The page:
III. Prejudicial Closing Argument by Prosecution

This court reviews a prosecutor's remarks during closing argument for plain error and will reverse only to correct particularly egregious wrongs. See United States v. Young, 470 U.S. 1, 14-15 (1985); United States v. Hooks, 780 F.2d 1526, 1532 (10th Cir. 1986). Prior to closing arguments in this case, the district court cautioned:

[A]ttorneys are not supposed to state their own personal feelings about credibility of witnesses or the justness of a cause, so I don't want to hear the attorneys saying: I really believe that so and so is credible, or I really think that he isn't ­ that he's innocent or anything like that. You can't do it.

During the government's closing argument, its attorney stated, "I'm not going to talk to you about things that I don't think need any more explanation. And the reason is because I think there is a lot of the evidence in this case that is just absolutely beyond any doubt at all." We find that this comment constituted, at most, de minimis error and certainly does not rise to the level of plain error needed for reversal. See United States v. Kapnison, 743 F.2d 1450, 1460 (10th Cir. 1984) ("Every slight excess of the prosecution does not require that a verdict be overturned and a new trial ordered.").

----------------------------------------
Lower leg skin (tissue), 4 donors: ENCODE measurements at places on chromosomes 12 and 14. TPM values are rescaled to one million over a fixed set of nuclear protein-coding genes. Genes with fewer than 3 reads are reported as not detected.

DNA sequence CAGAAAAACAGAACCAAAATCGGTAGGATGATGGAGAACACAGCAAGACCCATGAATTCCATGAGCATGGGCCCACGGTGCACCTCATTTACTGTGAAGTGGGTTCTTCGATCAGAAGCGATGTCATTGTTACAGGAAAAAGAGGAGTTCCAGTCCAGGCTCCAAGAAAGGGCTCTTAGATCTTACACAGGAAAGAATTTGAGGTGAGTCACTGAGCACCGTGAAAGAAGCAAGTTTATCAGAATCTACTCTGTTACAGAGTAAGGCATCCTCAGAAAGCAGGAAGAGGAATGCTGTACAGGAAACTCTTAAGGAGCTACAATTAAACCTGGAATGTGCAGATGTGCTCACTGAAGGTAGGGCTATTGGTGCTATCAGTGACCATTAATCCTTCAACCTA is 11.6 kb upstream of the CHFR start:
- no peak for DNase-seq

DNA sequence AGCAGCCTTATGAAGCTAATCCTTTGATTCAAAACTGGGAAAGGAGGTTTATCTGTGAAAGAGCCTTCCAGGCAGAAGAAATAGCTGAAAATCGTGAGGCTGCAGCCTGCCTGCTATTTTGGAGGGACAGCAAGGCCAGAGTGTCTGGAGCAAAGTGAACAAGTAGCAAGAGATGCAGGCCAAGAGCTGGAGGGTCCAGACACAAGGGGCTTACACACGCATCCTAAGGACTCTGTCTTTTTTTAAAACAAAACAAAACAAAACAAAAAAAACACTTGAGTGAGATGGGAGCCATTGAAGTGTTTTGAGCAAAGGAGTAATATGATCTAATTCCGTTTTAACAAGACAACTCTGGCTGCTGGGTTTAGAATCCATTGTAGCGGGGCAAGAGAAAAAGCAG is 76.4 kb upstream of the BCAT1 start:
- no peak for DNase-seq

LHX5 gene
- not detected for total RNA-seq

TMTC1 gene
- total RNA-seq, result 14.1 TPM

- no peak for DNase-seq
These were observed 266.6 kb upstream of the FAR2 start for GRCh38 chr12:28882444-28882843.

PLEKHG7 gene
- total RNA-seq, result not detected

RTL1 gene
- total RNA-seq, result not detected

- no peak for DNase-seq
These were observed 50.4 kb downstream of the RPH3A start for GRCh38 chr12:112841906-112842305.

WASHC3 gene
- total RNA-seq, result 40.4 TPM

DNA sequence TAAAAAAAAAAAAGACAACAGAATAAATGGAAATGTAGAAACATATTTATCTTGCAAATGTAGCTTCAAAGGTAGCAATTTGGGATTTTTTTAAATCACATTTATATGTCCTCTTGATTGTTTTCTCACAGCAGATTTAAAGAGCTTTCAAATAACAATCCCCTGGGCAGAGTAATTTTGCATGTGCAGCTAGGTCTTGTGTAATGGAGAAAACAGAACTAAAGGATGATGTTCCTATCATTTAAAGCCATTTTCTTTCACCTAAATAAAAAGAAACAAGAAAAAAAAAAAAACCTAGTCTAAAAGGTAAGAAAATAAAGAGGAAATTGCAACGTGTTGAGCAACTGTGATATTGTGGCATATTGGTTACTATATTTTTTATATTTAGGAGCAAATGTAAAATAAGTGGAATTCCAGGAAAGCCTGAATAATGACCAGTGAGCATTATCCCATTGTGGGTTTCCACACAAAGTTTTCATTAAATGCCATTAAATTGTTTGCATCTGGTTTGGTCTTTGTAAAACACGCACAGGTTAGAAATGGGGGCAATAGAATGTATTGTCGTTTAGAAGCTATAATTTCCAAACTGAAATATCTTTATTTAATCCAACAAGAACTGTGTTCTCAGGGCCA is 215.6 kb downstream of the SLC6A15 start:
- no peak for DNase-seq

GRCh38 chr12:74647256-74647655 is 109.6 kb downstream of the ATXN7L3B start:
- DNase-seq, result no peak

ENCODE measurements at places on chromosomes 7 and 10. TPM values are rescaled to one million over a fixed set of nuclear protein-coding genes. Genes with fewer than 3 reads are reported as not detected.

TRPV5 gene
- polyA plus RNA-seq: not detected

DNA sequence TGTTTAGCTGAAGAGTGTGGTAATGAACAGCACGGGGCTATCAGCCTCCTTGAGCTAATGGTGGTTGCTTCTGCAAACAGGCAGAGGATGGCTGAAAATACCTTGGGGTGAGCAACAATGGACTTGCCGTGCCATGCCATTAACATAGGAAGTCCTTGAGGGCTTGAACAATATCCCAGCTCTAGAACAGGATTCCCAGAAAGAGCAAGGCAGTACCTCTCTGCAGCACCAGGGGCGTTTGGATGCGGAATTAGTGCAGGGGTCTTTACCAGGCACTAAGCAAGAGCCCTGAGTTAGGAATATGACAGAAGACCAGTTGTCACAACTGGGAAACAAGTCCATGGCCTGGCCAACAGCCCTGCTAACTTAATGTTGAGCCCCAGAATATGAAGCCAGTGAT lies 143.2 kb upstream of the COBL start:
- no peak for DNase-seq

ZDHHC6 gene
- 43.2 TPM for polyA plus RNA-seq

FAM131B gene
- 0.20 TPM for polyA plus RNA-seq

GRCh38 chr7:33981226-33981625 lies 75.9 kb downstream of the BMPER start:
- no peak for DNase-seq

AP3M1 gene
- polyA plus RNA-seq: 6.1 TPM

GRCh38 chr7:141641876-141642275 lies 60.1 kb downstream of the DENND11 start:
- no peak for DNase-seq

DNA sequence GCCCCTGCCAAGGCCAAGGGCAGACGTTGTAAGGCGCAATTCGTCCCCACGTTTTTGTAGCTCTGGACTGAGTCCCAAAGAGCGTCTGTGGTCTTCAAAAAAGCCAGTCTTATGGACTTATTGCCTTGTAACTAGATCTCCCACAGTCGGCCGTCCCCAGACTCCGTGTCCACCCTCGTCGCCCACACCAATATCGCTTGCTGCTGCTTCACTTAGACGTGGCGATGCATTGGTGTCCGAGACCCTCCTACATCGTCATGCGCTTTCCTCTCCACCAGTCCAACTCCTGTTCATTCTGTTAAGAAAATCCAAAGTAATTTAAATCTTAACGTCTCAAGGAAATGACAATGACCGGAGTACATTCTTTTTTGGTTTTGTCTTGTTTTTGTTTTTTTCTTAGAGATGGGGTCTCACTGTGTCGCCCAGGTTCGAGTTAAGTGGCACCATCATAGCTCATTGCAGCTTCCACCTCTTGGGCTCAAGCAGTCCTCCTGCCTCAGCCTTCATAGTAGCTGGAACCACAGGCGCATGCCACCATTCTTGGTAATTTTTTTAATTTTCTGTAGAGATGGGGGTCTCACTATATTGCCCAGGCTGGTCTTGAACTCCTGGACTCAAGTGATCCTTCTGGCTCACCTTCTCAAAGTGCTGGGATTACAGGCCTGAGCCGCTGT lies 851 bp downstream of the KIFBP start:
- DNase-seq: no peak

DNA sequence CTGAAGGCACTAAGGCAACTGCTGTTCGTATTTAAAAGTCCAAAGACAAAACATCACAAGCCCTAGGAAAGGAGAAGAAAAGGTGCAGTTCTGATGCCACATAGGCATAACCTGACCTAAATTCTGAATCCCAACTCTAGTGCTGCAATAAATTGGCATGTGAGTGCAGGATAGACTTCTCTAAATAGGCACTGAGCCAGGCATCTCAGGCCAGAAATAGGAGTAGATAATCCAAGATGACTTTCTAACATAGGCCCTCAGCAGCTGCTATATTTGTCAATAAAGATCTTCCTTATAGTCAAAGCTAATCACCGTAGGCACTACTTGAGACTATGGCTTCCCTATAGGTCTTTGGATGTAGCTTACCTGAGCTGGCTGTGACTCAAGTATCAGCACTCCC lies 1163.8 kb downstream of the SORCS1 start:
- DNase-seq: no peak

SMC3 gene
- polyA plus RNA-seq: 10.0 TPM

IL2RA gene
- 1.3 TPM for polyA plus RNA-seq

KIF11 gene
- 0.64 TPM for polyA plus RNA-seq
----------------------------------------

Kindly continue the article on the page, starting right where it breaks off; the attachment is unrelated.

In accordance with the above determinations, we find no error that warrants reversal. All pending motions are denied. AFFIRMED.


Deanell Reece Tacha

Circuit Judge

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*.This order and judgment is not binding precedent, except under the doctrines of law of the case, res judicata, and collateral estoppel. This court generally disfavors the citation of orders and judgments; nevertheless, an order and judgment may be cited under the terms and conditions of 10th Cir. R. 36.3.